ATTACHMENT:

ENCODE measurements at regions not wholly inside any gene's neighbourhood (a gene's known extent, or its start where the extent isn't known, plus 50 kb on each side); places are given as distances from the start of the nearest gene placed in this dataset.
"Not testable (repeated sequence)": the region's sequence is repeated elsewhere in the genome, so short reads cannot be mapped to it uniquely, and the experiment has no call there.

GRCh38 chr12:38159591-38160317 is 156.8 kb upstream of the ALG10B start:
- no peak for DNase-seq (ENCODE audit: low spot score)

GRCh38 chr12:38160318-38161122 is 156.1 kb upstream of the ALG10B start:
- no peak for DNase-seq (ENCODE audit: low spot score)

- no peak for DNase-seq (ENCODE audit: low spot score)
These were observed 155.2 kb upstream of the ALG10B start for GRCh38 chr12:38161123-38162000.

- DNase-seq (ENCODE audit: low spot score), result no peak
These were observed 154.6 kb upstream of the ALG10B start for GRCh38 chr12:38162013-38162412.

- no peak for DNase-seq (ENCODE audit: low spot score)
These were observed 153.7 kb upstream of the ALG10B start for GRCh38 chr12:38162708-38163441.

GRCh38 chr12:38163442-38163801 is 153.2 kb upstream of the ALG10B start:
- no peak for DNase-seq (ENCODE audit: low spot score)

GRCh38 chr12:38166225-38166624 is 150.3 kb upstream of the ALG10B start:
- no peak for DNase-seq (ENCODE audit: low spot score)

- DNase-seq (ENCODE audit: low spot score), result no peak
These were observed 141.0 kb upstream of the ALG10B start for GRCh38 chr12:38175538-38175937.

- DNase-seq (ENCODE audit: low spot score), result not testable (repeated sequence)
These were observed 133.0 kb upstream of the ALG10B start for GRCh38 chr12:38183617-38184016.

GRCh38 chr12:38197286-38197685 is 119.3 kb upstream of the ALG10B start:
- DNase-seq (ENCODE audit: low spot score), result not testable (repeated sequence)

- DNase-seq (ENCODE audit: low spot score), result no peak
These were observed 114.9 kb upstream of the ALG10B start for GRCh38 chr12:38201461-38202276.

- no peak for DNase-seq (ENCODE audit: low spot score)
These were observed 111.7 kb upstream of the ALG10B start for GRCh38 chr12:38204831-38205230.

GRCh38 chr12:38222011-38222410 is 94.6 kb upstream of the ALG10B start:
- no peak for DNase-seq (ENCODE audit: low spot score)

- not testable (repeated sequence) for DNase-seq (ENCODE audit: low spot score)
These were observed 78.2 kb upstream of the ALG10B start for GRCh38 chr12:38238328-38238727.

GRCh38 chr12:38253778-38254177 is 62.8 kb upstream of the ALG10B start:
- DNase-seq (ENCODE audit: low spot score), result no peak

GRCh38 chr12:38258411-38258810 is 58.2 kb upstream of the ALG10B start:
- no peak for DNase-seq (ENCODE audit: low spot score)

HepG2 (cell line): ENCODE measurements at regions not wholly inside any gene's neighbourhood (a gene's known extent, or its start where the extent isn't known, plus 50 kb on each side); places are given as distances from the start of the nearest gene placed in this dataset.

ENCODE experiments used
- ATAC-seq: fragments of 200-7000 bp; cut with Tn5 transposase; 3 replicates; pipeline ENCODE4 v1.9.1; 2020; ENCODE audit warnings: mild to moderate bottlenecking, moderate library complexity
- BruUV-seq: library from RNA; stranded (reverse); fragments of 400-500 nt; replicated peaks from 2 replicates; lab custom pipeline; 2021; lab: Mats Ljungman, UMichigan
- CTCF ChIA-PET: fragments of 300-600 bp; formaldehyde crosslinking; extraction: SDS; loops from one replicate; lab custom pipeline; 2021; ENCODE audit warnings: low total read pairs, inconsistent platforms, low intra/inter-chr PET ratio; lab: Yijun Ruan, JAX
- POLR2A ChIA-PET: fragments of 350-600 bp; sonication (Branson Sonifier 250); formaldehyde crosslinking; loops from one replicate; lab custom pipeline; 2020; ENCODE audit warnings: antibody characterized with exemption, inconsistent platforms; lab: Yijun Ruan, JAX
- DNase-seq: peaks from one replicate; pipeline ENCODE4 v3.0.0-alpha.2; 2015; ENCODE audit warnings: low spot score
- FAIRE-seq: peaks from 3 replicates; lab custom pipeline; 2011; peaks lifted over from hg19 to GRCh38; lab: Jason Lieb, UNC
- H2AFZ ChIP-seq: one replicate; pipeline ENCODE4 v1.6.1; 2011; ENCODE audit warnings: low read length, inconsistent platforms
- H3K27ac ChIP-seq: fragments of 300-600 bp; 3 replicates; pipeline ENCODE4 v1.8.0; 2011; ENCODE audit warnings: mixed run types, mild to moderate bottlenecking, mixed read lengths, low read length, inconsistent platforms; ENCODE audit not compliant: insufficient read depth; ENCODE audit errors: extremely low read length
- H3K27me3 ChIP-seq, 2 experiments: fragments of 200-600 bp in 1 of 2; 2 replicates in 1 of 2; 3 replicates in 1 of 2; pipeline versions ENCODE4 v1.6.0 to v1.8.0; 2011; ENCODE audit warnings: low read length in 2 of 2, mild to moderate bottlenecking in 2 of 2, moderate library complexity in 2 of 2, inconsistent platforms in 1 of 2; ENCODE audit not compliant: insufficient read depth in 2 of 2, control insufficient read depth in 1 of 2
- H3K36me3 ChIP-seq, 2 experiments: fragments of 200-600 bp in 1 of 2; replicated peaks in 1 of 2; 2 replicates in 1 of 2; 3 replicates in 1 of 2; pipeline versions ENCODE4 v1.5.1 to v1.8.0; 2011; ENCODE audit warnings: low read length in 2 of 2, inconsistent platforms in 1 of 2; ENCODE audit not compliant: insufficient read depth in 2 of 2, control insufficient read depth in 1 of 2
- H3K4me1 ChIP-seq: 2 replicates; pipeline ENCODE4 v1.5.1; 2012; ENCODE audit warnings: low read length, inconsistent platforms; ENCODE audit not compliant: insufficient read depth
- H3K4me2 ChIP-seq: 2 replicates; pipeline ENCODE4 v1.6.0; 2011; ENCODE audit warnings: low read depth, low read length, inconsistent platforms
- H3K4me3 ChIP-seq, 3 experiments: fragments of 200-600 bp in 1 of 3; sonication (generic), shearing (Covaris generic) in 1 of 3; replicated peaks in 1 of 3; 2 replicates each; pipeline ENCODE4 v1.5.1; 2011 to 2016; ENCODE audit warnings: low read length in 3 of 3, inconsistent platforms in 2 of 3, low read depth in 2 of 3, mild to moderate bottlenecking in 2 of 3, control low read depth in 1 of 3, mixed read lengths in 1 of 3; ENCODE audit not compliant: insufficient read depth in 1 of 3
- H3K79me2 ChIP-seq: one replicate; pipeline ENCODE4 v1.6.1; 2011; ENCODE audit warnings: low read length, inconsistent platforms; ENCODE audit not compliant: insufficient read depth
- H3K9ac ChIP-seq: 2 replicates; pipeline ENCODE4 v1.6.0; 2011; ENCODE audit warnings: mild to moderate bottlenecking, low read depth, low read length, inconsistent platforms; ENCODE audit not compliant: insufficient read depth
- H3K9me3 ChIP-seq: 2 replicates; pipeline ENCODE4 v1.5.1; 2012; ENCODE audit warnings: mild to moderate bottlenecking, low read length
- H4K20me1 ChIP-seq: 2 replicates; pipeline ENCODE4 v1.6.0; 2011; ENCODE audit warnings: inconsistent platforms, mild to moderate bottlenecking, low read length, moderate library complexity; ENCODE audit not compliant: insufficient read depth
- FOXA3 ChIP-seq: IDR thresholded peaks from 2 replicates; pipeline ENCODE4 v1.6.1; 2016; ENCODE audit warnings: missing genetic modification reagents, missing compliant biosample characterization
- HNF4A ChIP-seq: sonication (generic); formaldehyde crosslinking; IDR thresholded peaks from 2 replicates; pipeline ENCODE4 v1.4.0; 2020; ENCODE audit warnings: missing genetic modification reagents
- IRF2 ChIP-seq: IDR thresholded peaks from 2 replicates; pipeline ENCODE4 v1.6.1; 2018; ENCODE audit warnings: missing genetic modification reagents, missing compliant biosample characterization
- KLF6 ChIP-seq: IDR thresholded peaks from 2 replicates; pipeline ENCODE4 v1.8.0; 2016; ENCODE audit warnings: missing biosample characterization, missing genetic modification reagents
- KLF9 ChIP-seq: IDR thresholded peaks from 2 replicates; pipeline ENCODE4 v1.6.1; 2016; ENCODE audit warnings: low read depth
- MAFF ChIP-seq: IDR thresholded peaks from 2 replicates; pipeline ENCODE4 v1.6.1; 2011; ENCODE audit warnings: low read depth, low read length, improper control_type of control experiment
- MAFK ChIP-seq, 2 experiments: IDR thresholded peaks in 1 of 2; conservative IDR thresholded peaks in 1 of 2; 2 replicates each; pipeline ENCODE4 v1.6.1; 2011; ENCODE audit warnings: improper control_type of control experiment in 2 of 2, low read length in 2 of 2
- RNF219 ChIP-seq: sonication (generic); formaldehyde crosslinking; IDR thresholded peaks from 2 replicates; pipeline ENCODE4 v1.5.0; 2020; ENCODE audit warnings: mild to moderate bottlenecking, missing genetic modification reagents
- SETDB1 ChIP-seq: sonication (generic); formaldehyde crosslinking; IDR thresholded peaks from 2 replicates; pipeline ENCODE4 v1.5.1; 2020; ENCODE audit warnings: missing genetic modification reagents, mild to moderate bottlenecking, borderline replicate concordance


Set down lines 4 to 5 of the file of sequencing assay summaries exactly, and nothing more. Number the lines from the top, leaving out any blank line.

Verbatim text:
- no peak for DNase-seq (ENCODE audit: low spot score)

GRCh38 chr12:38160318-38161122 is 156.1 kb upstream of the ALG10B start: